But, there has not been, traditionally, one entity that has unified these programs in such a way that they express an intentional vision, nor has there been an institutionalized connective tissue to link the University’s arts programming to student life and academics.

“The enrichment of the life of the mind — the pursuit of intellectual curiosity — will become even more of a goal of attainment for every student who spends four years on our campus,” Dr. Eliasoph said.

The creation of a new Arts Institute within the College of Arts and Sciences will also shape the offerings and academic experiences available to Fairfield students.

“It’s going to be our integration with our academics that is going to set us apart. It’s not only to be entertained, but to have the conversations,” Dr. Eliasoph mused. “It’s sparking the life of the mind.”

The Arts Institute

Under the Fairfield Arts and Minds umbrella, the Arts Institute in the College of Arts and Sciences has recently been formed to support, promote, and elevate all aspects of artistic inquiry as a part of the academic experience.

A connected arts coalition across campus, the institute endeavors to knit all of these arts and culture experiences together and is led by founding director Katherine A. Schwab, PhD, professor of art history and visual culture in the Department of Visual and Performing Arts.

Students embarked on a fine arts immersion adventure in N.Y.C. this fall.

The Arts Institute, which commenced July 1 of this year, comprises the academic areas of the Visual, Performing, and Literary Arts of the College of Arts and Sciences, the Quick Center for the Performing Arts, and the Fairfield University Art Museum. The Arts Institute, will seek to foster excellence in visual, performing, and literary arts programming, involving dialogue with the arts, and emphasizing student engagement with the arts in fulfillment of the University’s mission.

“The Arts Institute will give its focus to student engagement as the priority,” said Dr. Schwab, “and by doing that, deepen and broaden any experience so that all students — it doesn’t matter what major or school they are in — can embrace the arts as a good thing to experience on a regular basis, throughout their college career at Fairfield and after they graduate, so that this becomes a habit.”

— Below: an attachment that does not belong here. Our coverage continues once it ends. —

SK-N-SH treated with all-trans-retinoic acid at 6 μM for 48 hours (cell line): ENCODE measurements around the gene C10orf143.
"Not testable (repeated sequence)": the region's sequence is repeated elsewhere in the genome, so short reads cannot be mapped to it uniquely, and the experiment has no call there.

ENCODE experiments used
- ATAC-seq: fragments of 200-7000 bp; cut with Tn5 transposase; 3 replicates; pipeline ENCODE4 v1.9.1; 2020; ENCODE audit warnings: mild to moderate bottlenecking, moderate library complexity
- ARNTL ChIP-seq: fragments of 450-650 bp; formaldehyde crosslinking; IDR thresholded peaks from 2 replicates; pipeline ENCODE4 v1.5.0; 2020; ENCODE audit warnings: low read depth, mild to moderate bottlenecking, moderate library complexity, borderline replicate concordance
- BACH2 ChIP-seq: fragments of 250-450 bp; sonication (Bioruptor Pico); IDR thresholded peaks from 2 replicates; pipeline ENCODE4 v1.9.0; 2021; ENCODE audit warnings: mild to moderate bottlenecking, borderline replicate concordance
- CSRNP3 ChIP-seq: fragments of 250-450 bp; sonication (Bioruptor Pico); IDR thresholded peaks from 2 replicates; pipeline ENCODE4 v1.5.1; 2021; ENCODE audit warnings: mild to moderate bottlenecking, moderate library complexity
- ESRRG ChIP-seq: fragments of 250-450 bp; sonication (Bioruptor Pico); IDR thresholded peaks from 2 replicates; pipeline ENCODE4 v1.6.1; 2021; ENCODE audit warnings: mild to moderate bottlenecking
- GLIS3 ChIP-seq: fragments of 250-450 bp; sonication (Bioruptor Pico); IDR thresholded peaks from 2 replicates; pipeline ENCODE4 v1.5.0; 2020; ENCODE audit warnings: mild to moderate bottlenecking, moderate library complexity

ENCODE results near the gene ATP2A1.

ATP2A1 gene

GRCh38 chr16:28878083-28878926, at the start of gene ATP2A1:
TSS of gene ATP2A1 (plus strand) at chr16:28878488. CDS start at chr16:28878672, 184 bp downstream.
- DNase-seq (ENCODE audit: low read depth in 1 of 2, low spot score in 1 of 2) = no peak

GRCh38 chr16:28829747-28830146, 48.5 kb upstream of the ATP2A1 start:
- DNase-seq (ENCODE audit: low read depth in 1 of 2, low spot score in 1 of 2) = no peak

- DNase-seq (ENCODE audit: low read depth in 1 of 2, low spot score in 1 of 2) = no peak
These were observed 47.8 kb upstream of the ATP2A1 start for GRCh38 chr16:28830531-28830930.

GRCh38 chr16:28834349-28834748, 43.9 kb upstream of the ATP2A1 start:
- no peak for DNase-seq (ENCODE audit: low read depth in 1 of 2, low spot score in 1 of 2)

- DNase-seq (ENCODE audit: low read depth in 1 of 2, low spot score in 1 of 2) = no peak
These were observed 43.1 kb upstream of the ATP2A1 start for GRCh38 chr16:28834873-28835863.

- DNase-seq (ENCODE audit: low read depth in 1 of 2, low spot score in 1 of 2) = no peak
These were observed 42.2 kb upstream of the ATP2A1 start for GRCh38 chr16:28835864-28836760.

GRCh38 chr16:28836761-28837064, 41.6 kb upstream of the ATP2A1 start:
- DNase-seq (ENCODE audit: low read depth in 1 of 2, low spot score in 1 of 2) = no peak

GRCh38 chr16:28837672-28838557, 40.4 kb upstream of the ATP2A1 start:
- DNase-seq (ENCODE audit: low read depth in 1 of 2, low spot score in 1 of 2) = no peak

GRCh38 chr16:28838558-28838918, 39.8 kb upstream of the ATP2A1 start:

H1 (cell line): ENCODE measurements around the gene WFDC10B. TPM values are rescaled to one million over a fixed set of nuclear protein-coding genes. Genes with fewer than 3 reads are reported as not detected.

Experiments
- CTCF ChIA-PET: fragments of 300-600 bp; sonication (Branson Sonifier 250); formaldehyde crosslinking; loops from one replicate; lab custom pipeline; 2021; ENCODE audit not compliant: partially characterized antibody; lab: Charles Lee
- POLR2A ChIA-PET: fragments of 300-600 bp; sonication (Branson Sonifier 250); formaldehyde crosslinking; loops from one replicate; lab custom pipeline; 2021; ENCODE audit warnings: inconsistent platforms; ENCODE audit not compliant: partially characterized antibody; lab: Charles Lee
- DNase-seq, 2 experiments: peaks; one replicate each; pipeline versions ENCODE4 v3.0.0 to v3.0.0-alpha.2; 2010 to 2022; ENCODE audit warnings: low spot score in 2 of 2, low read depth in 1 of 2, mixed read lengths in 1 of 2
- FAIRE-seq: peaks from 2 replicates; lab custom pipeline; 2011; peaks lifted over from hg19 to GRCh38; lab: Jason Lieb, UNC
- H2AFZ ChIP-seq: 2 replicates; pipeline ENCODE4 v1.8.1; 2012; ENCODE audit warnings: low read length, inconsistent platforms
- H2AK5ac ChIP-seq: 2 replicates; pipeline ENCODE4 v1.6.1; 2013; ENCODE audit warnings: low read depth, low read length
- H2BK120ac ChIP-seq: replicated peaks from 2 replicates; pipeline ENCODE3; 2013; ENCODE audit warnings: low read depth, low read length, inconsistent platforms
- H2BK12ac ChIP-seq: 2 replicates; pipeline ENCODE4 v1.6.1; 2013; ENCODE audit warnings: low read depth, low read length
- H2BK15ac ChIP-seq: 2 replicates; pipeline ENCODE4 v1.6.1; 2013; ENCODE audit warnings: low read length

Some of the primary initiatives underway include: a newly established steering committee of faculty, staff, and students, so that the work of the institute may always be guided by wide-ranging and fresh ideas; an interdisciplinary “Conversations in the Arts” series; and a pilot project of curated New York City ARTS excursions for small groups of students, which are totally free of charge to attend.

On a rainy afternoon earlier this fall, the first ARTS immersion trip took place. Dr. Schwab led a dozen Fairfield students into Manhattan for a day of contemporary art viewing at the Marianne Boesky Gallery and the Gagosian Gallery. Arrangements were made through alumni Matthew Waldemar ’20 and Diallo Simon-Ponte ’20 , each with respective connections at the galleries, and the group enjoyed an authentic homestyle Japanese lunch.

“It was remarkably successful,” Dr. Schwab said. “The students loved the experience. There have been inquiries of, ‘Can I go on another one?’ I think many schools organize trips into New York City and they take big groups, but this idea of getting together as a small group, covering the cost and lifting that burden, and to feel secure in an agenda, I think it is unusual. Word is getting out already.”

Other Articles in the Winter 2023 Issue

Letter from the President

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The Company Scholars

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Discovery & Innovation

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Donor Profile: Amy (Searles) and Bill Curley ’83